Although Pailen-Johnson Associates Inc. is one of only three firms in the U.S. that has the right to sell a high-tech computer security system to the federal government, the company couldn't get a loan.
Then the president and owner, William Pailen, got a suggestion from a Morgan State University professor. He told Pailen to ask Maryland for a loan.
This week, Pailen got the $250,000 he needed. He borrowed the money through the contract financing program of the Maryland Small Business Development Financing Authority (MSBDFA).
"Without the state's help it would have been very difficult to get financing," Pailen said.
In fact, Pailen specifically moved his 30-employee business from Vienna, Va., to offices in Baltimore and Rockville to take advantage of the state's financing program.
Yesterday, MSBDFA was attempting to open the doors to financing for other minority-owned businesses. More than 300 business men and women attended the second annual "Strategies for Success" conference. The conference, held at the Stouffer Harborplace Hotel, was designed to provide business executives with information about how to grow their firms.
"It is in the interest of the government to help grow businesses," Pailen said.
Pailen said he expects his business, with average sales of $1.5 million a year, to hire a total of 50 people for the Baltimore office in the next three years. He also projects that sales will increase to $3 million by next year. Until now, he said sales have been flat, generally because of the lack of access to working capital.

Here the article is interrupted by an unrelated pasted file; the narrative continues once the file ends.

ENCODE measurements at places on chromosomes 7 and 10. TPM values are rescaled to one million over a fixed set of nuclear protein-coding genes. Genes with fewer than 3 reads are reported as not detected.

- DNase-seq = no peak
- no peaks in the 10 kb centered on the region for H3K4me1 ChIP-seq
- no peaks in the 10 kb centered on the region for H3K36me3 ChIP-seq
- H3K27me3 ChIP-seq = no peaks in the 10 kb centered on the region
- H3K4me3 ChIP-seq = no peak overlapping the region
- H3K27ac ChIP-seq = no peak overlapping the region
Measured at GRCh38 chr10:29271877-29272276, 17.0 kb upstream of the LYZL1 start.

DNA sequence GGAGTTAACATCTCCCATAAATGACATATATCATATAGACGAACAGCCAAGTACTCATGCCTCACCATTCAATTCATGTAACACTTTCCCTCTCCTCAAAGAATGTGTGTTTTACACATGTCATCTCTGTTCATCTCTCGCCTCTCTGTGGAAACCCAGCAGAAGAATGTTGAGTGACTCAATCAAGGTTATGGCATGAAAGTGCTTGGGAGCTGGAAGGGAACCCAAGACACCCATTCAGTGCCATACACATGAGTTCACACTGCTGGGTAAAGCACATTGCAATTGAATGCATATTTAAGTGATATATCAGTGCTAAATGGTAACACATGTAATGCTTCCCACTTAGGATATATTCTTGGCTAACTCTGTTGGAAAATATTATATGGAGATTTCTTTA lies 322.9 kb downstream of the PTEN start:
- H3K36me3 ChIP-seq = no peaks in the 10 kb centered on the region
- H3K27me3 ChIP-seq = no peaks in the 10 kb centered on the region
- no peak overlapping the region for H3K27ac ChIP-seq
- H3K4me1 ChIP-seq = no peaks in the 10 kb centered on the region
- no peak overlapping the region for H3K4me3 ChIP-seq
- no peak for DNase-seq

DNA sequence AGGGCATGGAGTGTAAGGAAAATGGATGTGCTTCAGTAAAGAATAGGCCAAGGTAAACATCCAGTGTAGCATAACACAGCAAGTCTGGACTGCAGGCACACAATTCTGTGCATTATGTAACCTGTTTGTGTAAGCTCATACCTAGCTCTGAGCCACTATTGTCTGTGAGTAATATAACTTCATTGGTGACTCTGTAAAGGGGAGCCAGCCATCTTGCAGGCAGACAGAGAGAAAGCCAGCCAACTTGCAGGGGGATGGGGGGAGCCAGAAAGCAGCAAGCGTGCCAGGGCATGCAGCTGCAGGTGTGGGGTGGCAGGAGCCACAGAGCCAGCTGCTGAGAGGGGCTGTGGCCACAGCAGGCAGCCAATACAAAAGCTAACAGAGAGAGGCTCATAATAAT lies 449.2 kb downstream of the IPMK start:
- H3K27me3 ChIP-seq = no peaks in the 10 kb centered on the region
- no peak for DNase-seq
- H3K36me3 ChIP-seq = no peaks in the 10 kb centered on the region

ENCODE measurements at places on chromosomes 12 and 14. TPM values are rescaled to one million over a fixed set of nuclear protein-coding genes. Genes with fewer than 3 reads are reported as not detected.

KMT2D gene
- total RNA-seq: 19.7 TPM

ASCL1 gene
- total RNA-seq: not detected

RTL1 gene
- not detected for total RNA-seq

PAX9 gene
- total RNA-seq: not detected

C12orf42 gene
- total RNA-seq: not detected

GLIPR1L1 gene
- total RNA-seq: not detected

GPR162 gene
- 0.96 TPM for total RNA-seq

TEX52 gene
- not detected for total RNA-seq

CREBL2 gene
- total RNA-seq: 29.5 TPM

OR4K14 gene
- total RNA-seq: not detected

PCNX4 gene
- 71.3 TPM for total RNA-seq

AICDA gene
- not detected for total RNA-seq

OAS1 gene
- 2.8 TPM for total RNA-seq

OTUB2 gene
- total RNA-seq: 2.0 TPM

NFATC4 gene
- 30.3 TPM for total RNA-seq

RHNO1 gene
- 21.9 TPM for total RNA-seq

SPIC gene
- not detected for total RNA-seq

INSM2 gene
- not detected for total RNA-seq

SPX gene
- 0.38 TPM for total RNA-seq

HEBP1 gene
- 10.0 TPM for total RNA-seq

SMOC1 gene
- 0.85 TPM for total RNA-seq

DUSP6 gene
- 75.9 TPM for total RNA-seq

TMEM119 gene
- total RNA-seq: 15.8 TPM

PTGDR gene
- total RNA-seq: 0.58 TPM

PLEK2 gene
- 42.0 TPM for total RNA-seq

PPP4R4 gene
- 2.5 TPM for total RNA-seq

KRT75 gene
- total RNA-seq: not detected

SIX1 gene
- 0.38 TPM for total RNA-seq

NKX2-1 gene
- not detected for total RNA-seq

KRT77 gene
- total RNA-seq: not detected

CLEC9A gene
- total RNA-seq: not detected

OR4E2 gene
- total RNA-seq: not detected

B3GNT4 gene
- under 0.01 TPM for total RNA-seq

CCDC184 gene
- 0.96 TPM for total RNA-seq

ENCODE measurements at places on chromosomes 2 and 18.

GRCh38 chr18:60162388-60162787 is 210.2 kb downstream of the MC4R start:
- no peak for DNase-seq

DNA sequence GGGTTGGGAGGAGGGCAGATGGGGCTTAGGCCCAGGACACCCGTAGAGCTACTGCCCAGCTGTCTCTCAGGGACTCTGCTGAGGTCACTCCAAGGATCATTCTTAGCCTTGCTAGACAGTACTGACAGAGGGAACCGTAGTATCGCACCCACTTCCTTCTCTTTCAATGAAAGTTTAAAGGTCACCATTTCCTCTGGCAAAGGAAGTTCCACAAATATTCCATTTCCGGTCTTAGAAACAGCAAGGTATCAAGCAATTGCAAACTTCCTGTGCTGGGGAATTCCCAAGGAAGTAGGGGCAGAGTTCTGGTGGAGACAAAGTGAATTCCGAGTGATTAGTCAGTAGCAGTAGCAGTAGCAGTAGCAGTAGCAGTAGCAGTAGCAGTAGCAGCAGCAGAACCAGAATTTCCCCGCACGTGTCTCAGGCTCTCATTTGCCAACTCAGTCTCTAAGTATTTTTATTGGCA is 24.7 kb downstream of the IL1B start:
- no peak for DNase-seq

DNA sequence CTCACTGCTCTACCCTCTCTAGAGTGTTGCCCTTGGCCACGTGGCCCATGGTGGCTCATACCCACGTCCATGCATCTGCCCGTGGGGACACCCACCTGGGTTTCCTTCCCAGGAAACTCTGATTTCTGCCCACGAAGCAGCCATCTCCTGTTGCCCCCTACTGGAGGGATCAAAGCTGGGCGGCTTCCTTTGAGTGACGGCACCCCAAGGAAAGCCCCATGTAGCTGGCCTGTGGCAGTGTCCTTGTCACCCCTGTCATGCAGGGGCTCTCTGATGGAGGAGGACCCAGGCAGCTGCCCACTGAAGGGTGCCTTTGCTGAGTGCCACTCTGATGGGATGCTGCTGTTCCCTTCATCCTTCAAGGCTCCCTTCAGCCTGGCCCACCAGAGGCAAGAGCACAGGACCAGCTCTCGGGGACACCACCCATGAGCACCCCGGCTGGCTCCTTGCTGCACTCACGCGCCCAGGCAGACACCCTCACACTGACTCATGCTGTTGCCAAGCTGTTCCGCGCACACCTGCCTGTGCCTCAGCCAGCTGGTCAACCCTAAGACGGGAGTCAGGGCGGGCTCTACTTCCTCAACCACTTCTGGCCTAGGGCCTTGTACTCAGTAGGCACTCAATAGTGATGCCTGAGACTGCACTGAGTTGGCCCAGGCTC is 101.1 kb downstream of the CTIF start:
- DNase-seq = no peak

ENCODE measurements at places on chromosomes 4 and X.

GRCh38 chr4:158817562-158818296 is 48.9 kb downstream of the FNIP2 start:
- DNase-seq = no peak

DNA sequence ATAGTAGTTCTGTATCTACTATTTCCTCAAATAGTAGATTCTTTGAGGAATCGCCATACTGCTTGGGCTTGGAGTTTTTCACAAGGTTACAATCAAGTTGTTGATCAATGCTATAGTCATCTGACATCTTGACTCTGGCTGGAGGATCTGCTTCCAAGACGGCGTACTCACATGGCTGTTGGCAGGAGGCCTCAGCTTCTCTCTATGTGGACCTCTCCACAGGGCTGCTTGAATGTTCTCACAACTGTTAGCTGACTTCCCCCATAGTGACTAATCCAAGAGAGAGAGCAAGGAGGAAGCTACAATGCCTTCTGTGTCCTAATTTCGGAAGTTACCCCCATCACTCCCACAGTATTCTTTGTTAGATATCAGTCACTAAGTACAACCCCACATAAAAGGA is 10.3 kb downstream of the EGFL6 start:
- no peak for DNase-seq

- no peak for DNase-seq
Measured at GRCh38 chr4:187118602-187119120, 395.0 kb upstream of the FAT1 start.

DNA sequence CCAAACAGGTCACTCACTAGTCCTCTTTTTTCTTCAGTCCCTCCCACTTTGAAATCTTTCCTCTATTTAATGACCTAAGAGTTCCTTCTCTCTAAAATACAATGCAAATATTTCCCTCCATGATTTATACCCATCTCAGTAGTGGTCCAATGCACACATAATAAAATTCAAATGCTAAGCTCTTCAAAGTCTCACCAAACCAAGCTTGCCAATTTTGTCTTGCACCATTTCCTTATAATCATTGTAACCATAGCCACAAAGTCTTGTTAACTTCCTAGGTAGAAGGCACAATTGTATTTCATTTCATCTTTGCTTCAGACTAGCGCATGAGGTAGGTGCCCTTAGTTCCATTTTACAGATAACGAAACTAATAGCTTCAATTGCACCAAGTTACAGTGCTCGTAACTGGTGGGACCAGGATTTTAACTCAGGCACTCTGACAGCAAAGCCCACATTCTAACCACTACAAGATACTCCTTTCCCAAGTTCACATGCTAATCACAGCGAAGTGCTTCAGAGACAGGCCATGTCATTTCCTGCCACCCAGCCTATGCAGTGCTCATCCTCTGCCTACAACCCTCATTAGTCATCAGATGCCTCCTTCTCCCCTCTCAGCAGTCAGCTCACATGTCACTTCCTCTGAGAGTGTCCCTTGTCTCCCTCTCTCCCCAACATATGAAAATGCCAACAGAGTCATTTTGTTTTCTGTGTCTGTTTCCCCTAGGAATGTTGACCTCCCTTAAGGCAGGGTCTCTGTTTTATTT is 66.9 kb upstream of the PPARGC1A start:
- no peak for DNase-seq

The 11-year-old minority-owned firm has temporarily set up its office at the Raleigh Industrial Center in Baltimore. Pailen-Johnson will also be the first tenant at the new South Harbor Business Incubator on Key Highway, scheduled to open in January. The South Harbor incubator will provide support for companies that focus on computers and engineering.
The 55-year-old Pailen said MSBDFA was his saving grace. He said he wasn't sure how he was going to find the money to buy the parts he needed to service a $300,000 contract he has already won from the Defense Logistics Agency.
Pailen was one of three firms from a pool of 225 that was selected by the Department of Defense to develop a computer system capable of keeping out hackers and others that may try to tap into the federal government's computer systems. The system is endorsed by the National Security Agency.
Pailen, a electronic engineer, developed the system along with a team of his engineers.
"I won this right fair and square. There wasn't any kind of small business set-aside or minority business set-aside," he said.
Pailen said his troubles of finding capital was typical of a small business but may have also been hampered by the fact that he was black.
"There was a time people were looking for high-tech businesses to invest in but I came along when that was waning," he said. "I also was developing a line of computers that some people were concerned couldn't be done by a small business and certainly might be too complex for a minority business."
Pailen said MSBDFA has temporarily offered him the chance to spend more time on developing his product. However, eventually he will have to go back to the traditional lending sources which can provide a larger amount of loans.